Tuesday, August 11, 2009

How to Think Like a Fool #50: Spy on the World

OBSERVE: Spy on the World
"'What kind of man are you?' he asked. 'I am a clown,' I said, 'and I collect moments'"—from The Clown by Heinrich Böll

I sit out on the front porch, apparently working on the computer, but really, I'm a spy. Most people don't even notice me as they pass by, but I watch them and overhear their conversations. They have such interesting, individual ways of walking. With a little exaggeration, they could be like living Commedia or cartoon characters. I imagine myself walking like them and what ways that would change how I feel and how I see the world. I am collecting moments, filing away details that I may never use, until the right problem comes along to apply my findings.

To think like a fool, fools need foolish things to think about. Fools take time to observe the world, and because they risk, imagine, play, and pretend, fools become spies, with the world as their focus. Instead of spying on the enemy, they spy on everything.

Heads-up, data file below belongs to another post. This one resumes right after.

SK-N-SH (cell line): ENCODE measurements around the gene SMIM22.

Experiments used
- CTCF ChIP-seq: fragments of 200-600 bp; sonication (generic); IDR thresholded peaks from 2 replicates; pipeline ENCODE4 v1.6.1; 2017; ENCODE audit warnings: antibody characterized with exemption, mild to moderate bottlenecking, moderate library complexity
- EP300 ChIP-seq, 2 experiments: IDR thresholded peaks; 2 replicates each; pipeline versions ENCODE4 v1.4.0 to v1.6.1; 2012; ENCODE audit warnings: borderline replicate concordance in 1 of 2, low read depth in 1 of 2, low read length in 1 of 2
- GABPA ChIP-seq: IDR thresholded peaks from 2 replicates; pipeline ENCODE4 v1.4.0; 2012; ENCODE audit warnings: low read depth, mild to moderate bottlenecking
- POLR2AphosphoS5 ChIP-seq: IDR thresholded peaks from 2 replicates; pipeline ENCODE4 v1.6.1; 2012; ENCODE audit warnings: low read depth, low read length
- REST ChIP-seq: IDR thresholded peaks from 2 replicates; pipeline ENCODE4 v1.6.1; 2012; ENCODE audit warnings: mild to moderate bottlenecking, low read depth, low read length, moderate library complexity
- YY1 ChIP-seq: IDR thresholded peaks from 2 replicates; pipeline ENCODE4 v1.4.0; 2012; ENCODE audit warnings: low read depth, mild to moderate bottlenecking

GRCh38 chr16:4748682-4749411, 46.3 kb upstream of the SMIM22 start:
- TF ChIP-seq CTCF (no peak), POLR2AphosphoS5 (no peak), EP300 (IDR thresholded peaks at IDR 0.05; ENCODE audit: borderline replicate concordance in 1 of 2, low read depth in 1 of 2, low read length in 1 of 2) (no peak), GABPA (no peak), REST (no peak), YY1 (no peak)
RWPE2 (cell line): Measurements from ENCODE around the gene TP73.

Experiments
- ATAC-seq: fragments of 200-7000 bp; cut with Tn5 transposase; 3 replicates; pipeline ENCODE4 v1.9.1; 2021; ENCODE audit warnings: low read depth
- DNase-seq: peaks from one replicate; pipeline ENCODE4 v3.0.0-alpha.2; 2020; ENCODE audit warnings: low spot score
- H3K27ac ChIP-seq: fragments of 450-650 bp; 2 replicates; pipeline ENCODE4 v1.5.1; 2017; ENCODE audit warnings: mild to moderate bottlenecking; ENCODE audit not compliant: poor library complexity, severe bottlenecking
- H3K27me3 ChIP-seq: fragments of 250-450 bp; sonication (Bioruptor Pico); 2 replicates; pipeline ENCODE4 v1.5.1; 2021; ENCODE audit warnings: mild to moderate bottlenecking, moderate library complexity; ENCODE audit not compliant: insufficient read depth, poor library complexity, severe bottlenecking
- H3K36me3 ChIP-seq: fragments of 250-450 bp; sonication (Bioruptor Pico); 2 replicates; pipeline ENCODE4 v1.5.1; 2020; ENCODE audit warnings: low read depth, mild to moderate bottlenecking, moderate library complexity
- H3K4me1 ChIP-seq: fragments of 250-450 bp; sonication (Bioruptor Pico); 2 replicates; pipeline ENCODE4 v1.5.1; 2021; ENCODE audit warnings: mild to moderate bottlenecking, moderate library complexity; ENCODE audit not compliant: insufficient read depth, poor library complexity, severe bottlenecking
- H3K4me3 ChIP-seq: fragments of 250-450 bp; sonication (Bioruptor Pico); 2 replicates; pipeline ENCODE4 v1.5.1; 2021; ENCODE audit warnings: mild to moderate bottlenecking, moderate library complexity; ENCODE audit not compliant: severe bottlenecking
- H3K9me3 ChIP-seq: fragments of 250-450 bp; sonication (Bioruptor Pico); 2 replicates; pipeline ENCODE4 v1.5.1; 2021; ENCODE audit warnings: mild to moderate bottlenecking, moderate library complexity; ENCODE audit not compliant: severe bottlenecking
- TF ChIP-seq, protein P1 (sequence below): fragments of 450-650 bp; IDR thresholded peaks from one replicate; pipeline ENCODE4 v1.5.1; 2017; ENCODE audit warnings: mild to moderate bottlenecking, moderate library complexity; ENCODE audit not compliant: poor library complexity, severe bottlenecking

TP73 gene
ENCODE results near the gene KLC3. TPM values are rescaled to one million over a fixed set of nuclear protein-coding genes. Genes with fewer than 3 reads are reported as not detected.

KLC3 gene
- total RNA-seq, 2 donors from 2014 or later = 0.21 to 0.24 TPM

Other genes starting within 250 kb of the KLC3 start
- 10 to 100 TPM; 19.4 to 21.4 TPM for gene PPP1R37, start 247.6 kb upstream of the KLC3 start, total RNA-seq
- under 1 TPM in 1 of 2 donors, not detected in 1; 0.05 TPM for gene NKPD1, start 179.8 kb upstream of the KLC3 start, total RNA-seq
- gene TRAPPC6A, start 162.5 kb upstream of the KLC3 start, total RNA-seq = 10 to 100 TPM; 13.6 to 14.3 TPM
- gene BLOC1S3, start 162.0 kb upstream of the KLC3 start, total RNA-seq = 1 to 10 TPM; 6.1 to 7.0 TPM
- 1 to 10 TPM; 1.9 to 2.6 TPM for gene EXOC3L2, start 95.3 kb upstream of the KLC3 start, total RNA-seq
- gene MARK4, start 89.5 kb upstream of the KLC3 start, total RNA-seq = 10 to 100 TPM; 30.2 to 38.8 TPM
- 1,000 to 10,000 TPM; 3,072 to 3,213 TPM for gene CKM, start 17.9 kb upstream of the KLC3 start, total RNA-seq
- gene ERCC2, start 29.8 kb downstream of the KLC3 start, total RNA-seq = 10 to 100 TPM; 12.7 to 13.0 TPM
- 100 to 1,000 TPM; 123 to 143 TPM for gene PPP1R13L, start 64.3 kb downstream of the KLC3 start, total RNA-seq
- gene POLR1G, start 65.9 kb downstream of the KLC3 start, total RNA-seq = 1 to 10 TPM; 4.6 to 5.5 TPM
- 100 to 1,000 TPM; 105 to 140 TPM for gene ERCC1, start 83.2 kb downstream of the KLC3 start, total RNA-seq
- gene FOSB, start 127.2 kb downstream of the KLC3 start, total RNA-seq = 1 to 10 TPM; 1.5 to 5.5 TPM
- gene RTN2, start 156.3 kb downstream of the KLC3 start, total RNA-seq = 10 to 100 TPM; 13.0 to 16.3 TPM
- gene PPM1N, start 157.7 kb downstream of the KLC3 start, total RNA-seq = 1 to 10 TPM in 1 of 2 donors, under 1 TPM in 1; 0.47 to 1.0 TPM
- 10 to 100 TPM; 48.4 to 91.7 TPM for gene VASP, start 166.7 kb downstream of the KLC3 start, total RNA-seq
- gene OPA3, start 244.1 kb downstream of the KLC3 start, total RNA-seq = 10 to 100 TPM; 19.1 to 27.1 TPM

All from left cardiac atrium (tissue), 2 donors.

Playing at spy or private detective has also been the subject of many a comic film performance, including Buster Keaton's Sherlock Jr., Chico and Harpo in Duck Soup, and Laurel and Hardy in Do Detectives Think? (among others).

Whether you use the image of a spy, or a fly on the wall, or a detective looking for stray clues, or an alien from another planet gathering information, the idea is to stand back unobtrusively, take your time, and pull in as much as you can with heightened awareness.

Use multiple senses, combining them without judgement. You can analyze later. Engage your senses in unorthodox ways—touch with your elbow, for example—just don't get caught. Experience things as if for the first time. Learn to be a wallflower. Blend in, become invisible. If you are really brave, follow people and subtly mimic them without being noticed. Just don't blame me if you get beat up.

Think: How will I spy on the world? What do I see, hear, feel, taste, smell? What's noticeable? Remarkable?

Next: How to Think Like a Fool #51: Misunderstand

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